HomeNewsMajor breakthrough in Georgian table grapes exports

Major breakthrough in Georgian table grapes exports

In September 2021 Georgia exported more table grapes than in the previous seven years combined, which is a major and long-expected breakthrough.

Georgia has long-lasting traditions of growing grapes for winemaking, but it has not grown enough table grapes to satisfy its domestic consumption despite perfect climatic conditions. Consequently, Georgia usually imported table grapes from Turkey.

FAO and EBRD through their Regional Horticultural project have promoted the production of table grapes in Georgia via the EastFruit platform, conferences, study tours, and seminars as an import substation opportunity, which would eventually become an export opportunity. Now we see table grape exports surge as a result of the increased popularity within growers. According to analysts of the EastFruit team, we are likely to witness rapidly rising Georgian table grape production and exports in the coming years.

Data source: Ministry of Finance of Georgia

In total, 530 tons of table grapes have been exported in September 2021, with the export revenues reaching USD $403 thousand.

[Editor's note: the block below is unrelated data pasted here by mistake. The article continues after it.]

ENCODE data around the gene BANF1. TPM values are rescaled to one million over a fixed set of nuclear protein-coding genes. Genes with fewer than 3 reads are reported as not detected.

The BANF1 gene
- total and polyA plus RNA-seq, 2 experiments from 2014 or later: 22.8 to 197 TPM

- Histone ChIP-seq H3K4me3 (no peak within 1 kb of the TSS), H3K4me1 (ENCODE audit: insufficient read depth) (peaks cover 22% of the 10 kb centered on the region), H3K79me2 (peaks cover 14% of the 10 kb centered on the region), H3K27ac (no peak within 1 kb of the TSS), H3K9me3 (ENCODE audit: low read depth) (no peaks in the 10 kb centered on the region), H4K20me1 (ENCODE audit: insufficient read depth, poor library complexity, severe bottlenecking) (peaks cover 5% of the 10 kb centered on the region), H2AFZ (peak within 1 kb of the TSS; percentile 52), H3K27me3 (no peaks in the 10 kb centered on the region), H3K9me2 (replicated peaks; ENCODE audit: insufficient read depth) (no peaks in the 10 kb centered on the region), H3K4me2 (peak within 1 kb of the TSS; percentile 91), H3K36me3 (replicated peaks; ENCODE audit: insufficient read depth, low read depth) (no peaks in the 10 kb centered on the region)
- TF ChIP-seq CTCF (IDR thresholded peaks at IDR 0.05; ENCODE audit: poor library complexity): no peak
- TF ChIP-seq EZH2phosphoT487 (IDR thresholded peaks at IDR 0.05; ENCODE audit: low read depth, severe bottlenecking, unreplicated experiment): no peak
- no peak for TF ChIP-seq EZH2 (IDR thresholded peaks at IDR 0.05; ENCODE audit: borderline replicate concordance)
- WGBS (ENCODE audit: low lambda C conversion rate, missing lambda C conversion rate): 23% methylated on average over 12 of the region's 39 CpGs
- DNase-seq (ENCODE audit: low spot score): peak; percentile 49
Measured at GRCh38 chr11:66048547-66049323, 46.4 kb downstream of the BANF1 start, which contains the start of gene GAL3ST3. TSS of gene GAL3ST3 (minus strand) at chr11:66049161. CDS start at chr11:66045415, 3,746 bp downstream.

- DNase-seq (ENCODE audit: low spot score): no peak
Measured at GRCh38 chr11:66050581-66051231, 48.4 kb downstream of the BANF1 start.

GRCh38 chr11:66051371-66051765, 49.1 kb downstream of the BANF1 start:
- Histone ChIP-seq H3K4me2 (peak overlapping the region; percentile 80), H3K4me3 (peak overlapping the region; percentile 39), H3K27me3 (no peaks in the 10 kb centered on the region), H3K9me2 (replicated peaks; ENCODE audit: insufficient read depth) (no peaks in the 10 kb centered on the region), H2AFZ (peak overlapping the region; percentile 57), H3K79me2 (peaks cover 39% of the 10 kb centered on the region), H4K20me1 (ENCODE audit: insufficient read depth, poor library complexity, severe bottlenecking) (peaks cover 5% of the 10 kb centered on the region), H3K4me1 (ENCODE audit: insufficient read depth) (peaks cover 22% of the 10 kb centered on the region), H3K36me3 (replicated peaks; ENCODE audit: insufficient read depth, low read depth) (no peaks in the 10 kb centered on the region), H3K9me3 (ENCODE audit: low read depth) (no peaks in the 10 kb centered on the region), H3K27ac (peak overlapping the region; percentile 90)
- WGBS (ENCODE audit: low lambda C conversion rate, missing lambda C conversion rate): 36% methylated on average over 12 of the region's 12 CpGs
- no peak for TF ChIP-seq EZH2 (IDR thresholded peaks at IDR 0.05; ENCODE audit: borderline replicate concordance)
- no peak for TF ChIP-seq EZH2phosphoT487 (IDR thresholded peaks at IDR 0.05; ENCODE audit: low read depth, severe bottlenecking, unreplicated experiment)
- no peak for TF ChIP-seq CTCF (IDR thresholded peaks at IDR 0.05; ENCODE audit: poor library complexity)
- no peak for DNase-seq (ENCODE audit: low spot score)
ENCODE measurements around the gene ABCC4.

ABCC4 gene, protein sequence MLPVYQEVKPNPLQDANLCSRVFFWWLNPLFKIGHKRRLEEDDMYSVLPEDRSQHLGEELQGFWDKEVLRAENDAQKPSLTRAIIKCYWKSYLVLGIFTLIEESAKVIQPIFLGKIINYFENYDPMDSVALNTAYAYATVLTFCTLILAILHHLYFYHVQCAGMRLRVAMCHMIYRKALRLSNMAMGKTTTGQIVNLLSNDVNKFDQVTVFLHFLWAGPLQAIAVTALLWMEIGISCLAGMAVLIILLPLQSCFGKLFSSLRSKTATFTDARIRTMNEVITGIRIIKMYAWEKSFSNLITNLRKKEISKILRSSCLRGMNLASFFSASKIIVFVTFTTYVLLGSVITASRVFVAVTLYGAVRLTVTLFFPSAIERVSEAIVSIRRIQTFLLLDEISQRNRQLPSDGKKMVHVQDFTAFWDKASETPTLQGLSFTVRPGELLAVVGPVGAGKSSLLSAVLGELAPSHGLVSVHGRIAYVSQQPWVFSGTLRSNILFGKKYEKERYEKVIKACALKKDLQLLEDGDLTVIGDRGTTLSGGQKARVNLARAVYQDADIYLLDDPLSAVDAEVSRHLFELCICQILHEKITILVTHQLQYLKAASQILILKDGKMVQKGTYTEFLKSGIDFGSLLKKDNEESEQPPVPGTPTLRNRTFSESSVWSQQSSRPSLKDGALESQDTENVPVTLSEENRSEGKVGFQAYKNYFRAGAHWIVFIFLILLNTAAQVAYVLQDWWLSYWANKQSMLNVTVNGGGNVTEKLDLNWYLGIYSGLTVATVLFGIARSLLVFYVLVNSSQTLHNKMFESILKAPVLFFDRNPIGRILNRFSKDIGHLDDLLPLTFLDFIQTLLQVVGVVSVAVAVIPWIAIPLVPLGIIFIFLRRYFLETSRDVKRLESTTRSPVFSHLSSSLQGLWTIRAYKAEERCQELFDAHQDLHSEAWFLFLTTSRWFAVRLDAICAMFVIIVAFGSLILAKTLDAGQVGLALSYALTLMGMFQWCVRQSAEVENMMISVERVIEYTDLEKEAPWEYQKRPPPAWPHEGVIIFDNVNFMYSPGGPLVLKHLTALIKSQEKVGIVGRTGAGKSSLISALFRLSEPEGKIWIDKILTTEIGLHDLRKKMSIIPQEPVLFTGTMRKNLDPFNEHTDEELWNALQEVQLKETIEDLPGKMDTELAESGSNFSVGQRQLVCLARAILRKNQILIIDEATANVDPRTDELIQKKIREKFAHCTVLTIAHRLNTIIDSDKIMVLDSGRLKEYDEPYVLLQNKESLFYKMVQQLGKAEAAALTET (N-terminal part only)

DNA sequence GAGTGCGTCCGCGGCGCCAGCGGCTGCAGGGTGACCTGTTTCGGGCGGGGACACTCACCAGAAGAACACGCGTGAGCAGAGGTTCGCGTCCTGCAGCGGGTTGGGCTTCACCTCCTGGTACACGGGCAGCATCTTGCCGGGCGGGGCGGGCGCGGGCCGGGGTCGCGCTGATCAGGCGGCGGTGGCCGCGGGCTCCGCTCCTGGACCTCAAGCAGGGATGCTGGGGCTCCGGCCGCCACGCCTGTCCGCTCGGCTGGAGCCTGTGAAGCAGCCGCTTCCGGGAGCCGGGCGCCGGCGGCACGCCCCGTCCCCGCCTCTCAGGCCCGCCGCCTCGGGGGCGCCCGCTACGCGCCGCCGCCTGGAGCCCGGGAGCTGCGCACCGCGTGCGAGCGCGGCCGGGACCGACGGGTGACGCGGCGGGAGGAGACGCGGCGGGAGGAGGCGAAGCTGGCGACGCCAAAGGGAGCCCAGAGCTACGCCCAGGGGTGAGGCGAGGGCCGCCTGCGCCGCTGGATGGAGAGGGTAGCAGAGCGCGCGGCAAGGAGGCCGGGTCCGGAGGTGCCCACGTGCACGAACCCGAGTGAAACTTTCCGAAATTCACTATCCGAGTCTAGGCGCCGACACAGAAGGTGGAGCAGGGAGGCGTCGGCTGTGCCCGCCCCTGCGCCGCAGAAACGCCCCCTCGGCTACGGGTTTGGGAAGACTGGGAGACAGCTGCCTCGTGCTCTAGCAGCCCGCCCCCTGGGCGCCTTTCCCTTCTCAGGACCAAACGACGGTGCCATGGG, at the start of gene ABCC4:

There were only two destinations for Georgian exports. Traditionally Russia was the key buyer accounting for 98% of all table grapes exported. The remaining 2% went to Qatar. According to the foreign trade data, the average price per tonne was USD $760 (FOB). Interestingly, Russian buyers paid USD $740 per ton, while the average price of grapes sent to Qatar reached an impressive USD $2,000 per tonne.

While the popularity of table grapes has increased in Georgia in recent years partially thanks also to EastFruit activities in the promotion of investment opportunities along the table grapes value chain,  nearly 99% of all grapes produced in the country are still wine grapes.

Local growers who have not looked considered growing table grapes should really consider this alternative as table grapes bring 1.5-3.0 times more revenue per kilogram than wine grapes. This ratio increases even further if we count the prices one could get when exporting to countries like Qatar.


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